the crow is the undisputed thug of the bird family....as near as I can tell,a crows diet in spring and summer is eggs or small chicks from other birds nests...almost every crow you see in that time frame is being chased by smaller birds and if you look close the crow is usually carrying off an egg or baby bird....I've never seen it but am told they will gang up on ducks and geese and swipe their eggs or the small ducklings/goslings...

   A Red tail from Wannabe  10/20/2009 10:09:29 AM
will whoop 'em all, but a Goose will whoop you.


   we have a "pet" bluejay at our garden from Gene  10/20/2009 10:35:04 AM
the story is a cat brought home a baby bluejay, they live close to the garden. They nursed it back to health. He comes by to see us most every time we are at the garden. I guess he is a vegetarian. We have fed him carrot pieces when we are digging carrots. We have also fed him sweet taters, and red taters when we are planting or harvesting. He will land on your shoulder and head, looking for a hand out. a month ago while planting taters he came and sat on my thumb and I fed hin a little piece of red tater. He got it and threw it down. I gave him a bigger piece, he took it and flew off. It was so big and heavy, as he flew he was listing forward as he flew. Greedy little fart. I think we have had him for 3 years, on and off. We also had a red tailed hawk and a bald eagle "fight", the hawk was all over the eagle, like a crow will be all over a hawk.


   Think the line in the book goes . . . from 31Airborne  10/20/2009 12:13:00 PM
". . . you can shoot all the bluejays you want but never kill a mockingbird."

   Hush, little baby. from Wackoman  10/20/2009 2:29:40 PM
Don't say a word.
Mama's going to buy you
a mocking bird.

Funny you should ask jbird ;)

Good post and please post more often or at least between your naps.

Edited 10/20/2009 3:48:16 PM

   Good post jyarb from DaveT  10/20/2009 3:49:14 PM
Good post, and you can always count on wacko for a song.

   tra la la..twiddle de dee dee from Beartrap  10/20/2009 4:15:08 PM
"when the sun in the morning,
peeps over the hill..

you're as welcome as flowers,
on mockingbird Hill....
Patti Page (1950)


   Alfred Hitchcock's "The Birds" from jyarb #11210  10/20/2009 5:41:12 PM
Still remember that movie. Got to thinking if anyone has ever been killed by a bird attack. Have always heard that an ostrich kick can break a leg. Did some research and there are recorded deaths from both the ostrich and the cassowary. A 16 year old boy and his brother were trying to kill a cassowary. The bird kicked him in the neck and the boy bled to death as he tried to run away. Saw several cases of people being killed by an ostrich kick. The brain of an ostrich is smaller than one of its eyes. Here's some info:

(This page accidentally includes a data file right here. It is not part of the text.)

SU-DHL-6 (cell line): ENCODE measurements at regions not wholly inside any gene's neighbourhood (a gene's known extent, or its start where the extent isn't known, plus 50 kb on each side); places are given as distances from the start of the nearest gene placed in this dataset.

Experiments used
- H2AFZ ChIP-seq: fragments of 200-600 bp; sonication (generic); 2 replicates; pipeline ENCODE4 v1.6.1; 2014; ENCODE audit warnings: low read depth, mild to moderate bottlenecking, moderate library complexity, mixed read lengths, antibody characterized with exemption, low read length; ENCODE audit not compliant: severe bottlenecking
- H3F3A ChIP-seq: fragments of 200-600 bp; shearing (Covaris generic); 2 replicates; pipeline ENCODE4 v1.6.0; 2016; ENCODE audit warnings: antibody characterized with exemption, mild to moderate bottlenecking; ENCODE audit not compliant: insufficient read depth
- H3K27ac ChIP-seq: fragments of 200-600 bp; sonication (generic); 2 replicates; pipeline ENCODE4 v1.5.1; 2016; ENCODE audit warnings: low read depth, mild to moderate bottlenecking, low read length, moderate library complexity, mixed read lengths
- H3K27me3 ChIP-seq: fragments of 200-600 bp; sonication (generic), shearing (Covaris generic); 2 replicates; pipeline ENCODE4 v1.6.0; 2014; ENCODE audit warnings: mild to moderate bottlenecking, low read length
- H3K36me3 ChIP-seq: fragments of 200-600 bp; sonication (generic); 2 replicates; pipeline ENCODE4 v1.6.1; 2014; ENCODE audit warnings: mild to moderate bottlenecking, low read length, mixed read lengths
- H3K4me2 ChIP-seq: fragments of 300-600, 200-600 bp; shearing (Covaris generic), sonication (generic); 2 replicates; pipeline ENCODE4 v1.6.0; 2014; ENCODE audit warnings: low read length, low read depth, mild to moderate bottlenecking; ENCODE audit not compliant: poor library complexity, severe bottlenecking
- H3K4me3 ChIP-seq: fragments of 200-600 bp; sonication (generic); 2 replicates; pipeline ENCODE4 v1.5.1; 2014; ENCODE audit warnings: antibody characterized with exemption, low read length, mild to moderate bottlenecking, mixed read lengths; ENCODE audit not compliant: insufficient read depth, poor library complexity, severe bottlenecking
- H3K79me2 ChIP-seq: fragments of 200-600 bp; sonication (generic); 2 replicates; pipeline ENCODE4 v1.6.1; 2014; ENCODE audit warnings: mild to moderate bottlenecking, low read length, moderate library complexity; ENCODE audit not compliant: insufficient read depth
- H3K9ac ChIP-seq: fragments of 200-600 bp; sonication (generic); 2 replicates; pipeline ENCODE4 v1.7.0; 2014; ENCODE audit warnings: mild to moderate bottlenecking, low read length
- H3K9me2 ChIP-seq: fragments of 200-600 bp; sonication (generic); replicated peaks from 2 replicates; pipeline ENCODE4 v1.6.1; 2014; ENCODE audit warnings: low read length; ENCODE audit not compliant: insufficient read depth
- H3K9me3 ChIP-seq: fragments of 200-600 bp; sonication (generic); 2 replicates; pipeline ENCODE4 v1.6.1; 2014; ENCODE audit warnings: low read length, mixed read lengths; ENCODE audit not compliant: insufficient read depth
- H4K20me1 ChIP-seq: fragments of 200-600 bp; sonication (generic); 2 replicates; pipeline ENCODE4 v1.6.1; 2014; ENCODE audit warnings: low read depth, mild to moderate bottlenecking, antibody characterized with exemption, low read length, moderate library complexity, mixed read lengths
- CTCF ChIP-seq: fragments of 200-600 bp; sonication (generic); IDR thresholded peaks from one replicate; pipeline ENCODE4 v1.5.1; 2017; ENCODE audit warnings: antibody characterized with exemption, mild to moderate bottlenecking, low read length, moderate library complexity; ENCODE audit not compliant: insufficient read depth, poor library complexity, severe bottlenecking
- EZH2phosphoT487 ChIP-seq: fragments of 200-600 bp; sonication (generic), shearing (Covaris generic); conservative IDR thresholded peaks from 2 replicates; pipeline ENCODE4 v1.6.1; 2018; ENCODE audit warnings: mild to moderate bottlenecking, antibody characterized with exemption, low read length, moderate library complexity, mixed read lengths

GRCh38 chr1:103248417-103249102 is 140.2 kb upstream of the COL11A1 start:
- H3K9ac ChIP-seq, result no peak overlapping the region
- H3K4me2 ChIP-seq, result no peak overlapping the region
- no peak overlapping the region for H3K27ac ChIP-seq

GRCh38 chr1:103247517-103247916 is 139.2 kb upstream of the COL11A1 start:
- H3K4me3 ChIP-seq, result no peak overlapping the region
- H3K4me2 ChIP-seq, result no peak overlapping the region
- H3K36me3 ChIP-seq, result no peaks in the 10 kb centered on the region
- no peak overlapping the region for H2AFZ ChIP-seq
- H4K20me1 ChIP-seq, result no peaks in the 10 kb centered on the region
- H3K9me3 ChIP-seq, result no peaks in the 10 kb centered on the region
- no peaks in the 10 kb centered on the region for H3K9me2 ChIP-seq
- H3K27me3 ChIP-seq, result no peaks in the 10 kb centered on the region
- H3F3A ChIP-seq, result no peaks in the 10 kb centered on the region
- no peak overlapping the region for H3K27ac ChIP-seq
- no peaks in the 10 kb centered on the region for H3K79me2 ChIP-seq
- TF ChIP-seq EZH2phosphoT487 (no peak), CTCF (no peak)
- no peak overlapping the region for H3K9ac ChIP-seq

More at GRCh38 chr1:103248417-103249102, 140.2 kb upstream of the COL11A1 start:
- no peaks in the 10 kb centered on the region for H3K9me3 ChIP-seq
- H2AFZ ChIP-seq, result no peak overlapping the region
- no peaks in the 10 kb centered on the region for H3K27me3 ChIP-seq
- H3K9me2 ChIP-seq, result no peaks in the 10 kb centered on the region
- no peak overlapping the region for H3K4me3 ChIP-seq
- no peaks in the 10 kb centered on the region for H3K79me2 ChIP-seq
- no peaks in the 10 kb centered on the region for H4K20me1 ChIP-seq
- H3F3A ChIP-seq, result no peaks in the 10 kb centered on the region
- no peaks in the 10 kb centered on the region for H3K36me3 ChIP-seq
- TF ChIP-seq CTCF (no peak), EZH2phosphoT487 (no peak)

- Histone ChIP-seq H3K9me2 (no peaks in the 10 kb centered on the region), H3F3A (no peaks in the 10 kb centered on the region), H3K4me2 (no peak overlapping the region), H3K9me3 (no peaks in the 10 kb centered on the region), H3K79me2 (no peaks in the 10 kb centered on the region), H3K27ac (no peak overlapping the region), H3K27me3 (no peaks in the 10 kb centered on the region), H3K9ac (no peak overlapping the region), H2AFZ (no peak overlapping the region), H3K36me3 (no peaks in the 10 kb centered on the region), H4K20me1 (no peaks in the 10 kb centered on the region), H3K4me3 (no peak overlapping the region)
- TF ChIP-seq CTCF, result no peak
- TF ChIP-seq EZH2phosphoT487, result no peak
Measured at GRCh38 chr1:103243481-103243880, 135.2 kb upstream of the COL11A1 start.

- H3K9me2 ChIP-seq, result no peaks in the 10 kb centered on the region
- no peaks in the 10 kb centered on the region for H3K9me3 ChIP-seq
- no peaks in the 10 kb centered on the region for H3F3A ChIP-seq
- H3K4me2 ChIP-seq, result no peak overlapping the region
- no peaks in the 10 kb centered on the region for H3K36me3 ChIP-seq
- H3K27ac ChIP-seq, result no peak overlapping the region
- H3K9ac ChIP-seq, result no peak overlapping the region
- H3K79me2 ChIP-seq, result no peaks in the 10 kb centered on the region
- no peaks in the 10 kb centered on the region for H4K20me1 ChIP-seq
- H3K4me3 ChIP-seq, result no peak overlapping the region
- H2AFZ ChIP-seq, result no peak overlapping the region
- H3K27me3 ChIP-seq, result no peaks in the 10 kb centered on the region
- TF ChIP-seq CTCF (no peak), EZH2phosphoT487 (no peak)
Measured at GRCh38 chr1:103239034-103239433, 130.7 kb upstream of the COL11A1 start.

Birds on a Plane: The Top 9 Most Dangerous Birds You Wouldn't Want to be Trapped on a Plane With
by www.SixWise.com

The new film Snakes on a Plane is a box office success (whether it deserves to be or not is another question). Inevitably there will be a sequel or two, or maybe ten. While it might be Iguanas on a Plane or Squid on a Plane or even Cows on a Plane, we're going to take an early guess and say the next film will be called Birds on a Plane.

Cassowaries are big, unpredictable and aggressive ... and their kicks are strong enough to break bones (oh, and did we mention their dagger-like claws?).

If so, the director might want to consider using several (or all) of the birds listed below, as these are nine of the world's most dangerous birds.

1. Cassowaries

Cassowaries, an endangered species, are large, flightless birds that live in the rainforests, woodlands and swamps of Australia. Cassowaries are unpredictable, aggressive and are known to kick up their large, clawed feet. Their kicks are capable of breaking bones, and their claws have been likened to daggers.

2. Ostriches

Ostriches are suspicious, skittish and can be dangerous. They're the largest living bird (they can reach over 9 feet tall and 350 pounds) and they can outrun you (a steady 30 miles an hour for 10 miles straight). Like the cassowary, they have strong legs (their kick can kill a hyena) and sharp claws.